This isn't really worth checking out unless you're insatiably curious to see the end - which comes out of left field, to say the least - or to listen to the equally eclectic soundtrack.
Wednesday, 21 January 2015
I became aware of this show at about the same time as I first encountered Leverage. The parallels were immediately obvious: both featured a team of highly-skilled experts using their unique skills to help ordinary people who had been targeted by those more powerful than them.
While Leverage has a great cast, excellent characters, and wonderful dialogue, I quickly became a bigger fan of this show. Burn Notice might not quite have anything to match the Hardison/Parker dynamic of the other program, but it's strong in all the areas Leverage was, and in two other areas, it is much, much stronger.
The first of those two areas is the plots of the individual episodes. Leverage was very much about the characters. The jobs they undertook were generally just a pretext to have the cast bouncing clever dialogue off each other. For me personally, the facile, hand-wavey resolution of many of the plots really detracted from the show. Burn Notice didn't make that mistake. It delivers satisfying 'capers' as well as satisfying characters.
The second area is the crux of the show: Michael Westen is a spy who suddenly gets 'burned'. That means he is disowned by the agency that employed him, and blacklisted. They freeze all his assets and dump him in Miami. Westen has no idea why this has been done to him, and his quest to find out is a linking thread throughout this season. Now often, shows with a 'central mystery' will waffle on and on about it without ever making progress. Burn Notice neatly avoids this: over the course of the season Westen begins to piece things together and it is clear that in season 2, the situation will have evolved. This strong execution of an ongoing narrative distinguishes Burn Notice from most other shows on TV.
While trying to solve the mystery of his burning, however, Westen needs to eat. That's why he takes the jobs he does, assisted by (or occasionally conned into assisting) a team that he describes as "Anyone who's still talking to you. A trigger-happy ex-girlfriend. An old friend who's informing on you to the FBI. Family too ... if you're desperate." They're a fun group, all well-cast. Each brings a different set of skills (and problems) to the table, which creates plenty of interesting dynamics.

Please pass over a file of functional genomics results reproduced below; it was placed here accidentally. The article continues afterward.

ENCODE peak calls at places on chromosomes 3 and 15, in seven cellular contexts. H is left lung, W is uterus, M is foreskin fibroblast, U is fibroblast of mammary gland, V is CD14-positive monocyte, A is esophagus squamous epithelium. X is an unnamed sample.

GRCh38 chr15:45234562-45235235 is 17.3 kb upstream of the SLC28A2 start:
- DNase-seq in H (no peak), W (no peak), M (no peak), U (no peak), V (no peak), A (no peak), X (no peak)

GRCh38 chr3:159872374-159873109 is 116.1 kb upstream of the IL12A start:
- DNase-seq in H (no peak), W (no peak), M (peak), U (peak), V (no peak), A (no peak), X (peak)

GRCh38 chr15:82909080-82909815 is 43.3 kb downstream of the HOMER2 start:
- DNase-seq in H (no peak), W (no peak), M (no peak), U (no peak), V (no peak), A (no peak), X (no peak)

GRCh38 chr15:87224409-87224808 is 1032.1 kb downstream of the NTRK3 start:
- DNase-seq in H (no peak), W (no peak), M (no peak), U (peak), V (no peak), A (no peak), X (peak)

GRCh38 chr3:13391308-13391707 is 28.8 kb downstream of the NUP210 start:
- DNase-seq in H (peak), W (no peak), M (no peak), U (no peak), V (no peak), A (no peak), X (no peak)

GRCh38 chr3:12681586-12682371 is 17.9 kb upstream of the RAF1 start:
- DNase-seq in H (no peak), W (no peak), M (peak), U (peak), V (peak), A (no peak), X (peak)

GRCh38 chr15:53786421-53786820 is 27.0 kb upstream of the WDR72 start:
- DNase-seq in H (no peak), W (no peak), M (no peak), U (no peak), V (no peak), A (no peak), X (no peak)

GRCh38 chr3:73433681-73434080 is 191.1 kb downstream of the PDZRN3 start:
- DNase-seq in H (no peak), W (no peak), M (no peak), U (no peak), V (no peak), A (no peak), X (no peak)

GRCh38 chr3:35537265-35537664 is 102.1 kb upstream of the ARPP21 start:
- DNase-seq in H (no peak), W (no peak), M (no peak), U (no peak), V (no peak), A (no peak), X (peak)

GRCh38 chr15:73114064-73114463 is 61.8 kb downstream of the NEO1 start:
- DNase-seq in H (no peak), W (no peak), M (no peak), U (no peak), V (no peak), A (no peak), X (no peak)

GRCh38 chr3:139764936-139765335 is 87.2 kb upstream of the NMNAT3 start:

Burn Notice is a smart show with strong scripts combining both action and humour. You should check it out.
Tuesday, 20 January 2015
I always appreciate it when a trashy movie has a trashy title, and this one does not disappoint in that regard (unless you see it under its UK title, which is the less goofy The Split).
What we've got here is basically a Jekyll and Hyde story set in Japan, though in this case the scientist who comes up with the formula has the good sense not to test it on himself. We meet him, in fact, just as he is executing one of his test subjects. Said subject escaped the previous night and killed a woman who lives in a nearby village. The scientist resolves that he cannot continue further testing near his home, so it is fortunate that a reporter from Tokyo turns up to interview him. The scientist drugs the reporter and injects him with his 'enzyme', then sends him on his way.
The reporter is an American foreign correspondent who is looking forward to ending his long posting in Asia so he can head home to his wife. He even, for the first time, turns down a story because he doesn't want to delay his departure.